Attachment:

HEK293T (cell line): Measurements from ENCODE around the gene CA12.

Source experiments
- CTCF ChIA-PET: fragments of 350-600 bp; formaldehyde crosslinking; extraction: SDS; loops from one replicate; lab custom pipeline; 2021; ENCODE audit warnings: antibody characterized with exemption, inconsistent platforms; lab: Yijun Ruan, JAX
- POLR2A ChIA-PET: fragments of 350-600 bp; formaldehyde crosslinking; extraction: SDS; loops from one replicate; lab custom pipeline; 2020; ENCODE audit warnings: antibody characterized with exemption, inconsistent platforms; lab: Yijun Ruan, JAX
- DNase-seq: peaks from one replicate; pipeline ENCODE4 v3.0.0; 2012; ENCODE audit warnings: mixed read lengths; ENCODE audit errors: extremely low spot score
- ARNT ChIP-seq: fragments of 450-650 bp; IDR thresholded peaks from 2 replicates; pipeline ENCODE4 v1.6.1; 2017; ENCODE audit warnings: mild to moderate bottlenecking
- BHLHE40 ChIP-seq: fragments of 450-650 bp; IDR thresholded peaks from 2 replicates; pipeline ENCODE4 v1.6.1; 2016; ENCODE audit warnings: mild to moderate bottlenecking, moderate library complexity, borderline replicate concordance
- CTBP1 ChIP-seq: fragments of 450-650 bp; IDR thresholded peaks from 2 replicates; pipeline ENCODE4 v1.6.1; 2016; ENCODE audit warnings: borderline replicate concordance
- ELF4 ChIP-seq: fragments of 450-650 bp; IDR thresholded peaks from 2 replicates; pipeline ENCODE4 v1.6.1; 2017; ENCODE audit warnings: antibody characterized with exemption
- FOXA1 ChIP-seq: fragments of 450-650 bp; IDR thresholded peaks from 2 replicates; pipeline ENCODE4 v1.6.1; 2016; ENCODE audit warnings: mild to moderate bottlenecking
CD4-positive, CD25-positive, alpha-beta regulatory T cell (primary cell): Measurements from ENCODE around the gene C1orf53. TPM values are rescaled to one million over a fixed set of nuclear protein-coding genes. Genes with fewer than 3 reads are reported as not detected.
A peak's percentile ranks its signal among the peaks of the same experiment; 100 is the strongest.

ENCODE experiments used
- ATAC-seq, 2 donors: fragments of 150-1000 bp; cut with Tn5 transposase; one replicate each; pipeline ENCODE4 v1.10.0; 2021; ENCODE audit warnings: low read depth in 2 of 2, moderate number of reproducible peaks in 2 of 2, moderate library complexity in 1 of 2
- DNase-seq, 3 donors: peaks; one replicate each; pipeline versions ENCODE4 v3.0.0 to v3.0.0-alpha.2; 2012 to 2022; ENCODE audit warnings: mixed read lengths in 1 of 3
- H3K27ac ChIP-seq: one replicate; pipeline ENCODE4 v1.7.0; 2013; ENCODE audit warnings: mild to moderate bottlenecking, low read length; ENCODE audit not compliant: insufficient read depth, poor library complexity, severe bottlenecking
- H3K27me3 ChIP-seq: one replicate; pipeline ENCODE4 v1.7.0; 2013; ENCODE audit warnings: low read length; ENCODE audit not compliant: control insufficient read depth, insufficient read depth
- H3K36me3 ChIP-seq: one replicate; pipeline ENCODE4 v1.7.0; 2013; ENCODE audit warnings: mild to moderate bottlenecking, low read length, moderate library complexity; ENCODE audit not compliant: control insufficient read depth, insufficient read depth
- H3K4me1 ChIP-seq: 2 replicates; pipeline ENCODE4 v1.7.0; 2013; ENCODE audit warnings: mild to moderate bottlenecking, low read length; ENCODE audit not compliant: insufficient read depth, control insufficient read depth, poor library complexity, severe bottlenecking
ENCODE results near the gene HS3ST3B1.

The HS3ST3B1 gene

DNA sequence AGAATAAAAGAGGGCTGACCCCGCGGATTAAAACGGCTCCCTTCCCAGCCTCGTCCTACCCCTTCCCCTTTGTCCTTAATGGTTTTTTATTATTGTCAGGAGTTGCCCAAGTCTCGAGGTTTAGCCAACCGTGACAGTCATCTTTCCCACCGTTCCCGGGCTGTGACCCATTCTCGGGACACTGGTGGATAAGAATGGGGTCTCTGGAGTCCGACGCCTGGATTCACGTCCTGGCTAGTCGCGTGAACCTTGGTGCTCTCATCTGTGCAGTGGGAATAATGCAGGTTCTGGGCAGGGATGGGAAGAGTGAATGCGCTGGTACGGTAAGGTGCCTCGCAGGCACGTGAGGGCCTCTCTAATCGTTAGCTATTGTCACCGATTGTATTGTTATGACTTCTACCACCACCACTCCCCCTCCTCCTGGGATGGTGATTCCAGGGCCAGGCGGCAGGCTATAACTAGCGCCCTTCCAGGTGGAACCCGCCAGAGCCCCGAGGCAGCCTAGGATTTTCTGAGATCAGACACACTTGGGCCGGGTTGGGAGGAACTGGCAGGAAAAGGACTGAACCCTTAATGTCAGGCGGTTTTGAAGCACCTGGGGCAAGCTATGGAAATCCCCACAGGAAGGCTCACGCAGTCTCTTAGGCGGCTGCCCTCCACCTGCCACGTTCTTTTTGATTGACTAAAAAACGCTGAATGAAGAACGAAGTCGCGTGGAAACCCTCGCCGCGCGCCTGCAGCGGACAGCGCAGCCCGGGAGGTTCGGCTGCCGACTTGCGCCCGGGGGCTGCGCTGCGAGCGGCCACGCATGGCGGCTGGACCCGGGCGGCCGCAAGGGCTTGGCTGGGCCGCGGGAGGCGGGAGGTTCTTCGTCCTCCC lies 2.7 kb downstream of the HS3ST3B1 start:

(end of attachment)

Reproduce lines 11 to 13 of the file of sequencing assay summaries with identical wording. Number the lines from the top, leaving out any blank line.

CD4-positive, CD25-positive, alpha-beta regulatory T cell (primary cell): Measurements from ENCODE around the gene C1orf53. TPM values are rescaled to one million over a fixed set of nuclear protein-coding genes. Genes with fewer than 3 reads are reported as not detected.
A peak's percentile ranks its signal among the peaks of the same experiment; 100 is the strongest.

ENCODE experiments used